JB was admitted with the diagnosis of Acute respiratory distress syndrome (ARDS) which occurs when fluid builds up in the tiny, elastic air sacs (alveoli) in your lungs. More fluid in your lungs means less oxygen can reach your bloodstream. This deprives your organs of the oxygen they need to function. ARDS typically occurs in people who are already critically ill or who have significant injuries. Severe shortness of breath the main symptom of ARDS usually develops within a few hours to a few days after the original disease or trauma. Many people who develop ARDS don’t survive. The risk of death increases with age and severity of illness. Of the people who do survive ARDS, some recover completely while others experience lasting damage to their lungs (Mayo Clinic Staff, 2014).

At the time of physical assessment JB was found sitting on his mother’s lap. JB is AAO X3,

Patient Introduction

Location: Inpatient alcohol rehabilitation facility – treatment room

Time: 08:00

Report from charge nurse:

Situation: Mr. Davis is a 56-year-old man who voluntarily admitted himself to the alcohol rehabilitation facility yesterday afternoon. He is currently on the acute detoxification unit. Mr. Davis has been on the unit for about 16 hours.

Background: Mr. Davis is a member of the school board and the pastor of a large church. Yesterday he was removed from a school board meeting by security guards after becoming angry and directing racial and ethnic slurs at students and their family members. His wife afterward asked him to move out of their home, and this led to the admission. He has three children: a son who is 25 years old, and two daughters, aged 21 and 17 years. His daughters will not speak to him. His son accompanied him to the rehabilitation facility. Mr. Davis had an open reduction internal fixation surgery to repair a humerus fracture 2 years ago, but otherwise, he has no significant medical history and no known allergies. He reports that his alcohol intake is approximately 1 pint of vodka per day and his last drink was prior to the school board meeting. He denies using recreational drugs and tested negative for opiates and marijuana. He does not smoke.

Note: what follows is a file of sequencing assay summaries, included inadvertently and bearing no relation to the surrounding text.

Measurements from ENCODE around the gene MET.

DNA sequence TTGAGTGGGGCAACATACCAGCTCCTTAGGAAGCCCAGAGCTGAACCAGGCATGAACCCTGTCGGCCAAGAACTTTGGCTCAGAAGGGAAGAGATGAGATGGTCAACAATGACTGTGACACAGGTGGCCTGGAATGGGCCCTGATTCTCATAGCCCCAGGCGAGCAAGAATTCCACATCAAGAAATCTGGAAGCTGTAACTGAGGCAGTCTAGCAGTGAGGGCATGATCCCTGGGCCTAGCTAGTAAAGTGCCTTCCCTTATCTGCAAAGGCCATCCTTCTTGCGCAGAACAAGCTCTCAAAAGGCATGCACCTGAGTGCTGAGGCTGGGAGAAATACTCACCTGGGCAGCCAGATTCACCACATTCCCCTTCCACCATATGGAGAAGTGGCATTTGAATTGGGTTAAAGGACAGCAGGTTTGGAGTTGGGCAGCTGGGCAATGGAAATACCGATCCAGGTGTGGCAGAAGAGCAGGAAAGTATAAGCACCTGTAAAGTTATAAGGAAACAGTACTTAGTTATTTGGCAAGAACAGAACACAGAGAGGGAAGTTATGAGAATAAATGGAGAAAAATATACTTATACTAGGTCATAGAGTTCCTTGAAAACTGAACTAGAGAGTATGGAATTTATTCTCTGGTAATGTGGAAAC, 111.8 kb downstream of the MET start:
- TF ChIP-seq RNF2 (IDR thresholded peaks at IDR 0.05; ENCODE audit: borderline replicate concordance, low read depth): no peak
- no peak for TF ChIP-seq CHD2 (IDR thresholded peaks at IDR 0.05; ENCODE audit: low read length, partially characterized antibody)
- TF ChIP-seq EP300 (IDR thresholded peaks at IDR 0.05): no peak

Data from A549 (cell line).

Assessment: He is currently oriented ×3 and is embarrassed about his behavior at the school board meeting. He went to a 12-step meeting yesterday but left early, saying that he was “not like those people” and felt he wouldn’t benefit from the meeting. He was restless last night and did not sleep much. Morning laboratory tests were also drawn at 06:00, when he woke up. Their results are available in the chart, together with the laboratory results from yesterday afternoon. His behavior is appropriate, and he engages appropriately with staff, although his affect is constricted. His CIWA-Ar score was 1 on admission. At 04:00, it had increased to 7. His last set of vital signs included the following: temperature, 37.2°C (99.0°F); heart rate, 94 beats/min; respiratory rate, 20 breaths/min; blood pressure, 154/90 mmHg; and blood oxygen saturation, 98%.

Recommendation: He is due for reassessment of the CIWA score in our treatment room. He has an order for as-needed diazepam for a CIWA score of 8 or greater, so he may need that soon. He is supposed to go to group therapy today and to an Alcoholics Anonymous meeting. He is going to be evaluated by a psychiatrist later today.

Causes and Effects of Alcohol Abuse

1. Videbeck, S. (2020). Psychiatric-Mental Health Nursing, 8th Edition.

2. Onset and Clinical Course, Chapter 19, pp. 356-357

3. Alcohol, Chapter 19, p. 359

Assessment and Treatment of Alcohol Abuse

1. Videbeck, S. (2020). Psychiatric-Mental Health Nursing, 8th Edition.

2. Treatment and Prognosis, Chapter 19,